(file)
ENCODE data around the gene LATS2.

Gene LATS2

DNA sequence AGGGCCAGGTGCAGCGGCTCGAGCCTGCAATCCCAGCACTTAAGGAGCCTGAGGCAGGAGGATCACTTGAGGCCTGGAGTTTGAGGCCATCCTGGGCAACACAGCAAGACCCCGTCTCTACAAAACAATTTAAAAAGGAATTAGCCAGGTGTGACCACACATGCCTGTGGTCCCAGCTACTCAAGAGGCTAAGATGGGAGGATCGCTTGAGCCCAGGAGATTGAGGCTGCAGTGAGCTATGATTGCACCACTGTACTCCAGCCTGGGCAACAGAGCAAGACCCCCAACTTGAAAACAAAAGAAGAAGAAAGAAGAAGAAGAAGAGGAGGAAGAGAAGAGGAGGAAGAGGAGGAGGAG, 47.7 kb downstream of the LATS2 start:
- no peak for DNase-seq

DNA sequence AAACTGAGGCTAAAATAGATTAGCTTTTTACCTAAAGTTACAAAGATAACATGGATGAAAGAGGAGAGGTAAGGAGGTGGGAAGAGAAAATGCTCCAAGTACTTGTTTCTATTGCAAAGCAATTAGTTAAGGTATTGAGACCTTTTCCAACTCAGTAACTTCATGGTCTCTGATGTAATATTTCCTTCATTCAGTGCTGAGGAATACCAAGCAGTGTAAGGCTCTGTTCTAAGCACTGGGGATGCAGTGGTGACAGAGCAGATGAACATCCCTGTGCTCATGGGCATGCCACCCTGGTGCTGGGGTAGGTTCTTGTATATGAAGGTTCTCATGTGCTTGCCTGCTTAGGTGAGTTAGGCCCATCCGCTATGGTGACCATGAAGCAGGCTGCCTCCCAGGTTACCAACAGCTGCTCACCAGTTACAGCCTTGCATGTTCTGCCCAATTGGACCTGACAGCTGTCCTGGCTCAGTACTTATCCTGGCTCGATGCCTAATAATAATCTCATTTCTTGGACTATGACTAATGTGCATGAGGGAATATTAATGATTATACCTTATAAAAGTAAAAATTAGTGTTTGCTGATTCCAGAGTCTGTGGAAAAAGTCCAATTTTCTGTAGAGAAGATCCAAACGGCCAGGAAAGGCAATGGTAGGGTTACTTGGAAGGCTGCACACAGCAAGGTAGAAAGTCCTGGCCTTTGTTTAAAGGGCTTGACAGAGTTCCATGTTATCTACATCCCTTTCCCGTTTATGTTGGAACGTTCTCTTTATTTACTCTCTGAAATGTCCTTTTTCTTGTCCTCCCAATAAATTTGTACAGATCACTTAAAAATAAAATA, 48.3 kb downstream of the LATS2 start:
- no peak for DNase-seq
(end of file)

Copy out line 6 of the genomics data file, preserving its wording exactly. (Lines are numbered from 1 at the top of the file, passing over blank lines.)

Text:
- no peak for DNase-seq